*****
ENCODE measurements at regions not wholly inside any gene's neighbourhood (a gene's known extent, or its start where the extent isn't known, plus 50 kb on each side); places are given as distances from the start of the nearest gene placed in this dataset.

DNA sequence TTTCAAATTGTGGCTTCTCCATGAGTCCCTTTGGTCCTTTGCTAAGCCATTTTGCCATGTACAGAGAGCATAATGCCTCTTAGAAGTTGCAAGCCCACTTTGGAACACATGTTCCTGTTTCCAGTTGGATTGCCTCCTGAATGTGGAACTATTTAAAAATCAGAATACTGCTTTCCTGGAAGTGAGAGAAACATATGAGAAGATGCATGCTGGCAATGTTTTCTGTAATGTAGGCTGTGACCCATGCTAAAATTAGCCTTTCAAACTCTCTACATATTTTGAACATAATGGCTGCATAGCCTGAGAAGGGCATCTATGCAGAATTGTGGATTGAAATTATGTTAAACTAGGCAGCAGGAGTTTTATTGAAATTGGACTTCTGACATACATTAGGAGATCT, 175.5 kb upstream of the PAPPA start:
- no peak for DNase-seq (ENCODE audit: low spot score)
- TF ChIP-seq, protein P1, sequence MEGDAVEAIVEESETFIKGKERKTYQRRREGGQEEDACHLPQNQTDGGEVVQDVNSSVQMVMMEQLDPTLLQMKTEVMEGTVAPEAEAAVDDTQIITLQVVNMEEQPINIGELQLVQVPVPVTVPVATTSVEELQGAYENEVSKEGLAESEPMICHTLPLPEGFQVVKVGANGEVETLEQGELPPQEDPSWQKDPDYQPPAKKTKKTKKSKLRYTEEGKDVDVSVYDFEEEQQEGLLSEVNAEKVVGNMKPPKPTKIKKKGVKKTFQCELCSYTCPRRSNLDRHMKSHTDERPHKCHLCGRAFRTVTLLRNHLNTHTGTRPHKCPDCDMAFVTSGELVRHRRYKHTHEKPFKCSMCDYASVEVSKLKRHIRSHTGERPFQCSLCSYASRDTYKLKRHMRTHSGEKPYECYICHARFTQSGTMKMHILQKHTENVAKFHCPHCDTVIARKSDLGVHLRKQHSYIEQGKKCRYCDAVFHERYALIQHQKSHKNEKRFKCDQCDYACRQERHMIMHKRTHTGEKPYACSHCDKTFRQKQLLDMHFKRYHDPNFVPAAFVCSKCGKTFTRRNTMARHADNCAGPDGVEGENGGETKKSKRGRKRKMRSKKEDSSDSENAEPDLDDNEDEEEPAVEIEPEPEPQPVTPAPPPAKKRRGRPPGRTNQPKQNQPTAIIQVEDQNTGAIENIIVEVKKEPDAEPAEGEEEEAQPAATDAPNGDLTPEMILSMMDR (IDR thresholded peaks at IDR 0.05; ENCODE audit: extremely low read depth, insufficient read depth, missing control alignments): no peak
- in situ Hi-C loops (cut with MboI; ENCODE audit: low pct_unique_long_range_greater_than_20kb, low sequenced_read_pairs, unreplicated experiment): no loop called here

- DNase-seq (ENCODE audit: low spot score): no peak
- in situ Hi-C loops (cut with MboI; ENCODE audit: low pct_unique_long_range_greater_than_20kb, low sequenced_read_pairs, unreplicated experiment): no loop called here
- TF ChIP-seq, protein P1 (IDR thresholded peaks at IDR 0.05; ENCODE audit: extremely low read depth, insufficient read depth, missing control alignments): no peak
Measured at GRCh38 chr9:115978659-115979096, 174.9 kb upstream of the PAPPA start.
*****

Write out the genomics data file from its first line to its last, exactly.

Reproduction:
ENCODE measurements at regions not wholly inside any gene's neighbourhood (a gene's known extent, or its start where the extent isn't known, plus 50 kb on each side); places are given as distances from the start of the nearest gene placed in this dataset.

DNA sequence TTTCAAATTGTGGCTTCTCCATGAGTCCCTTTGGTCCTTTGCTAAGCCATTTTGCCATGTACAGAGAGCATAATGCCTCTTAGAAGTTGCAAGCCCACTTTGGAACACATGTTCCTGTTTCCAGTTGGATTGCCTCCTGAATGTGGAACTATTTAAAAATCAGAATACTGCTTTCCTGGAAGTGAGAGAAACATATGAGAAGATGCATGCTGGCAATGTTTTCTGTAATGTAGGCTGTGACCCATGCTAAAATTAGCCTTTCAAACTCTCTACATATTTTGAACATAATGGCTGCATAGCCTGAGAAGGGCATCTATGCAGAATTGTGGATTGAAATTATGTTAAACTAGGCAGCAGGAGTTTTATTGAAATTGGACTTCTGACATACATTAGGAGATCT, 175.5 kb upstream of the PAPPA start:
- no peak for DNase-seq (ENCODE audit: low spot score)
- TF ChIP-seq, protein P1, sequence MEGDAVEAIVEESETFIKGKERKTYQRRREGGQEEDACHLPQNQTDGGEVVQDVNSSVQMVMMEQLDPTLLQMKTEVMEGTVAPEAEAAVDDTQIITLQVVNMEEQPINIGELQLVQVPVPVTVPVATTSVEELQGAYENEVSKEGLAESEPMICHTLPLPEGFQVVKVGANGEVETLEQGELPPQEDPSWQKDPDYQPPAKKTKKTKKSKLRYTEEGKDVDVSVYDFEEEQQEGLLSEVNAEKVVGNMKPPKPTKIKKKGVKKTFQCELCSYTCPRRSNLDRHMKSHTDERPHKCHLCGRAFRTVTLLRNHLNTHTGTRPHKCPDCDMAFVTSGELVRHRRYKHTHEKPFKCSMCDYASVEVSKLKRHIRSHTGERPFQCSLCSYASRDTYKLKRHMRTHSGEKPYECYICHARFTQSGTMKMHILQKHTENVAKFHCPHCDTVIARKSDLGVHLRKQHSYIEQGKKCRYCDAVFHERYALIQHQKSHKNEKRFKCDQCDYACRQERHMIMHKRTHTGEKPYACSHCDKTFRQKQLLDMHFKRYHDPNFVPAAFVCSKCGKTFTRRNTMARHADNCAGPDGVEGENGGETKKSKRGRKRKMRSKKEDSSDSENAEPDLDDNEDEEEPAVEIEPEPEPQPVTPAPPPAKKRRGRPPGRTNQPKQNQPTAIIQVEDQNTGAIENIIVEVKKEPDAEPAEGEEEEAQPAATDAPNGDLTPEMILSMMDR (IDR thresholded peaks at IDR 0.05; ENCODE audit: extremely low read depth, insufficient read depth, missing control alignments): no peak
- in situ Hi-C loops (cut with MboI; ENCODE audit: low pct_unique_long_range_greater_than_20kb, low sequenced_read_pairs, unreplicated experiment): no loop called here

- DNase-seq (ENCODE audit: low spot score): no peak
- in situ Hi-C loops (cut with MboI; ENCODE audit: low pct_unique_long_range_greater_than_20kb, low sequenced_read_pairs, unreplicated experiment): no loop called here
- TF ChIP-seq, protein P1 (IDR thresholded peaks at IDR 0.05; ENCODE audit: extremely low read depth, insufficient read depth, missing control alignments): no peak
Measured at GRCh38 chr9:115978659-115979096, 174.9 kb upstream of the PAPPA start.